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(Reuters) - Yum Brands Inc (YUM.N), owner of Pizza Hut, KFC and Taco Bell chains, said on Tuesday it expects to return as much as $13.5 billion (10.97 billion pounds) to shareholders by 2019 as part of a programme started last year, sending shares up as much as 3.8 percent.
Yum said it will increase franchise restaurant ownership to 93 percent from the current 77 percent when its China business is spun off on Oct. 31.
The company aims to be least 98 percent franchised by the end of 2018. Shifting to independent owners will enable Yum to reduce risk and lower costs and move to a greater dependence on more stable franchise and license fees.
The company said it had bought back about $5.5 billion of its shares as a part of a previously announced $6.2 billion capital return programme, reducing its share count by about 16 percent.
Yum also said it would expand the plan, resulting in a total return of $13.5 billion to shareholders, including dividends.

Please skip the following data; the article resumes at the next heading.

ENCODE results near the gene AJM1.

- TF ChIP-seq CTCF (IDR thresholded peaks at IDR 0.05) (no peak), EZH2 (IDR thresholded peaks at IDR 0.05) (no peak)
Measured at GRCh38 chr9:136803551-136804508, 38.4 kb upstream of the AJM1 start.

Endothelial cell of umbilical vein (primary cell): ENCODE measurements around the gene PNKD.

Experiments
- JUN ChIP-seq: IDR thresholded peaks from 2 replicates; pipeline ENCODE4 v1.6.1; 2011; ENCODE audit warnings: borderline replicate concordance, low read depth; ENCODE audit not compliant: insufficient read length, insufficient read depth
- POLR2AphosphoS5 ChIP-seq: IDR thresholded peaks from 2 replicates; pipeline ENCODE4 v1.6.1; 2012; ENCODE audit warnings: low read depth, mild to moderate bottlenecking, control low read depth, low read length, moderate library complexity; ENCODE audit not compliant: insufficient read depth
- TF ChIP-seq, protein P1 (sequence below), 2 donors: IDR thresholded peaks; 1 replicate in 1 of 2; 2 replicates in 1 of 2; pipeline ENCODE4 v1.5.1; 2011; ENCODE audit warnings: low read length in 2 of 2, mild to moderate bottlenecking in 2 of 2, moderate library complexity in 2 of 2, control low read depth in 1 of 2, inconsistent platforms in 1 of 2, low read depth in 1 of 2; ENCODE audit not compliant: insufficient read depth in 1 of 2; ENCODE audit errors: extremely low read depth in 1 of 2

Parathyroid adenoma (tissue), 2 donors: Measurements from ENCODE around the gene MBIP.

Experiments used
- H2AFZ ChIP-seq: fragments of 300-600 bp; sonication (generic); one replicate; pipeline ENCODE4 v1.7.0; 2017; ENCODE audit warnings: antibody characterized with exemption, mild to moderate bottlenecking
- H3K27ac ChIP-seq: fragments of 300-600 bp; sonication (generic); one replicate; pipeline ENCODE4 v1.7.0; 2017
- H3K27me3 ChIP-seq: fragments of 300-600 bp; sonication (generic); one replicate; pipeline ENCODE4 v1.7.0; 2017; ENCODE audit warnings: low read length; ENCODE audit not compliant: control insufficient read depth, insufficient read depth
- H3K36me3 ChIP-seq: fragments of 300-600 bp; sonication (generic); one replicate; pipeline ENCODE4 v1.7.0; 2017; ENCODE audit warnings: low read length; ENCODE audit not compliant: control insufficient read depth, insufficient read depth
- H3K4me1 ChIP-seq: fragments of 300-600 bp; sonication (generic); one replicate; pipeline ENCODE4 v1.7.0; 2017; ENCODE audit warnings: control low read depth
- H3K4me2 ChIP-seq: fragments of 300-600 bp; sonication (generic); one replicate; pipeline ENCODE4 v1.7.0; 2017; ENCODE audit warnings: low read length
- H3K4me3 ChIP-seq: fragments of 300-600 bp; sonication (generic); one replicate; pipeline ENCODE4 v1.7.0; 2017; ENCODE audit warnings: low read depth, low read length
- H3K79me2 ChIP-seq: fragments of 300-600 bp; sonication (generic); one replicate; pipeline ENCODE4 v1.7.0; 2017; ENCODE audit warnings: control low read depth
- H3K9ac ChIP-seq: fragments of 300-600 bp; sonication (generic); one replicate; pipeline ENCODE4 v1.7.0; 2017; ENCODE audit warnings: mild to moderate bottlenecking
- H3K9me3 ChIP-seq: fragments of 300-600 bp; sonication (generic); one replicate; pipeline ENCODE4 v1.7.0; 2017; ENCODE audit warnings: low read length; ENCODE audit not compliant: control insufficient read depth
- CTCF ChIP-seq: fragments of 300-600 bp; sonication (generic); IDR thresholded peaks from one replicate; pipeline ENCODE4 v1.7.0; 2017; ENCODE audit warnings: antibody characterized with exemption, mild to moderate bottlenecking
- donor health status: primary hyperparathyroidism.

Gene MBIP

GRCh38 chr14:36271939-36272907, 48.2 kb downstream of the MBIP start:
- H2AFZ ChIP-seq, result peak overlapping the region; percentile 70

The company said it will reduce annual capital expenditure to about $100 million in 2019 from about $500 million in 2015 and plans to reduce general and administrative expenses by a cumulative $300 million by fiscal 2019.
Yum's China business will begin trading on Nov. 1 on the New York Stock Exchange with the ticker symbol YUMC. The new company, Yum China Holdings Inc, will become a licensee of Yum Brands in mainland China and will have exclusive rights to KFC, Pizza Hut and Taco Bell.
Yum last week reported its first same-store sales drop in five quarters in China, blaming anti-U.S. protests after an international court rejected China's claim to historic rights in the South China Sea.
Shares in Yum were up 2 percent at $89.15 after hitting a session high of $90.68. Up to Monday's close, the stock had risen about 20 percent since the start of the year.
Reporting by Siddharth Cavale and Abhijith Ganapavaram in Bengaluru; Editing by Ted Kerr and Jeffrey Benkoe